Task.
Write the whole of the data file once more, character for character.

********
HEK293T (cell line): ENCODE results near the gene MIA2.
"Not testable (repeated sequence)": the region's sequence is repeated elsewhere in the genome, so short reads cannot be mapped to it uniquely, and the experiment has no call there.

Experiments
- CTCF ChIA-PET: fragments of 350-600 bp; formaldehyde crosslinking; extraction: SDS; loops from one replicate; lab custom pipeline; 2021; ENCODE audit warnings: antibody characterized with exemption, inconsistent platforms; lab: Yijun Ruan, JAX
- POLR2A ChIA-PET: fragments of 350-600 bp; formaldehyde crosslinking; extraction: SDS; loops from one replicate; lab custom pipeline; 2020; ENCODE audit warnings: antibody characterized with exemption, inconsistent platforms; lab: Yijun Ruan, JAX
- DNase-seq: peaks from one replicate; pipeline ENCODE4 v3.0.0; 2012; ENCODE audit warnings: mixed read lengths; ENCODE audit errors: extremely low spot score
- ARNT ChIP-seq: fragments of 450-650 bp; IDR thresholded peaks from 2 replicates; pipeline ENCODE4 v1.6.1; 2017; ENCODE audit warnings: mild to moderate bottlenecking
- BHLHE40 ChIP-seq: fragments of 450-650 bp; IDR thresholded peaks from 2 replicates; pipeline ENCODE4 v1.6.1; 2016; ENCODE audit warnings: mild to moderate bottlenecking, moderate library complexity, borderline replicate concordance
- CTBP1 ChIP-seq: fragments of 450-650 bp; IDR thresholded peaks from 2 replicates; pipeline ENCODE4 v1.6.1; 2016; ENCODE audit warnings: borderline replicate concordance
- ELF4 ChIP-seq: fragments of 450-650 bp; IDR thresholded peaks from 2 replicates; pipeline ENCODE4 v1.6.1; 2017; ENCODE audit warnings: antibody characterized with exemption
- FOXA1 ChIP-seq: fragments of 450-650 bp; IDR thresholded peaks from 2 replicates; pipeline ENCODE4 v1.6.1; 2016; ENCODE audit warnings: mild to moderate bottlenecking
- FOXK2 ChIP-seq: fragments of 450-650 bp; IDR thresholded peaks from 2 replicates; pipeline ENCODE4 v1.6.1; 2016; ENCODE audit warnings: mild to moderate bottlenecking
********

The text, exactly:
HEK293T (cell line): ENCODE results near the gene MIA2.
"Not testable (repeated sequence)": the region's sequence is repeated elsewhere in the genome, so short reads cannot be mapped to it uniquely, and the experiment has no call there.

Experiments
- CTCF ChIA-PET: fragments of 350-600 bp; formaldehyde crosslinking; extraction: SDS; loops from one replicate; lab custom pipeline; 2021; ENCODE audit warnings: antibody characterized with exemption, inconsistent platforms; lab: Yijun Ruan, JAX
- POLR2A ChIA-PET: fragments of 350-600 bp; formaldehyde crosslinking; extraction: SDS; loops from one replicate; lab custom pipeline; 2020; ENCODE audit warnings: antibody characterized with exemption, inconsistent platforms; lab: Yijun Ruan, JAX
- DNase-seq: peaks from one replicate; pipeline ENCODE4 v3.0.0; 2012; ENCODE audit warnings: mixed read lengths; ENCODE audit errors: extremely low spot score
- ARNT ChIP-seq: fragments of 450-650 bp; IDR thresholded peaks from 2 replicates; pipeline ENCODE4 v1.6.1; 2017; ENCODE audit warnings: mild to moderate bottlenecking
- BHLHE40 ChIP-seq: fragments of 450-650 bp; IDR thresholded peaks from 2 replicates; pipeline ENCODE4 v1.6.1; 2016; ENCODE audit warnings: mild to moderate bottlenecking, moderate library complexity, borderline replicate concordance
- CTBP1 ChIP-seq: fragments of 450-650 bp; IDR thresholded peaks from 2 replicates; pipeline ENCODE4 v1.6.1; 2016; ENCODE audit warnings: borderline replicate concordance
- ELF4 ChIP-seq: fragments of 450-650 bp; IDR thresholded peaks from 2 replicates; pipeline ENCODE4 v1.6.1; 2017; ENCODE audit warnings: antibody characterized with exemption
- FOXA1 ChIP-seq: fragments of 450-650 bp; IDR thresholded peaks from 2 replicates; pipeline ENCODE4 v1.6.1; 2016; ENCODE audit warnings: mild to moderate bottlenecking
- FOXK2 ChIP-seq: fragments of 450-650 bp; IDR thresholded peaks from 2 replicates; pipeline ENCODE4 v1.6.1; 2016; ENCODE audit warnings: mild to moderate bottlenecking